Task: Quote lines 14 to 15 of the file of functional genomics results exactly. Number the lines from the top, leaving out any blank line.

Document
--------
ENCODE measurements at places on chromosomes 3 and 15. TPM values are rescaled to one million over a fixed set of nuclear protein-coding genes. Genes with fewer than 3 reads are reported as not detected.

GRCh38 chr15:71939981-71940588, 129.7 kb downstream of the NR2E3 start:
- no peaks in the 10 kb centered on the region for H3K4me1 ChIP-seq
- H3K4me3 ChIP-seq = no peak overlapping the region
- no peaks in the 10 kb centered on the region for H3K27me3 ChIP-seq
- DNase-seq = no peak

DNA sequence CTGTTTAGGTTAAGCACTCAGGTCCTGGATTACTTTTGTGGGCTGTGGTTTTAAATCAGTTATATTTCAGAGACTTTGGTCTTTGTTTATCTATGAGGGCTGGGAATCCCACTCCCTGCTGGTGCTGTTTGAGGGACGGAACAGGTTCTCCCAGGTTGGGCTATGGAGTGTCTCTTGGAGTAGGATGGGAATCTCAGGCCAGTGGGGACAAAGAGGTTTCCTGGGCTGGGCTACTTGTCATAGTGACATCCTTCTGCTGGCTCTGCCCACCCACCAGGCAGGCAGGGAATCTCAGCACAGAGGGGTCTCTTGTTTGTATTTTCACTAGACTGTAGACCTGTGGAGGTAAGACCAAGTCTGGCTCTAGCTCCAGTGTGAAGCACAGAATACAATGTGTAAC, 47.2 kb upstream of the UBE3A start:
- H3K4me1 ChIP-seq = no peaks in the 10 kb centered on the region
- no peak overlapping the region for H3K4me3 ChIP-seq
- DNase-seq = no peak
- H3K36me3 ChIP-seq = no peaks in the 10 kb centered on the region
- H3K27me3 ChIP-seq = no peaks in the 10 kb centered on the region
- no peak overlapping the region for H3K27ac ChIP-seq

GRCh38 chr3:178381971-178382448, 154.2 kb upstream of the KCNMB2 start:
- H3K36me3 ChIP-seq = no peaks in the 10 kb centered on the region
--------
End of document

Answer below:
GRCh38 chr3:178381971-178382448, 154.2 kb upstream of the KCNMB2 start:
- H3K36me3 ChIP-seq = no peaks in the 10 kb centered on the region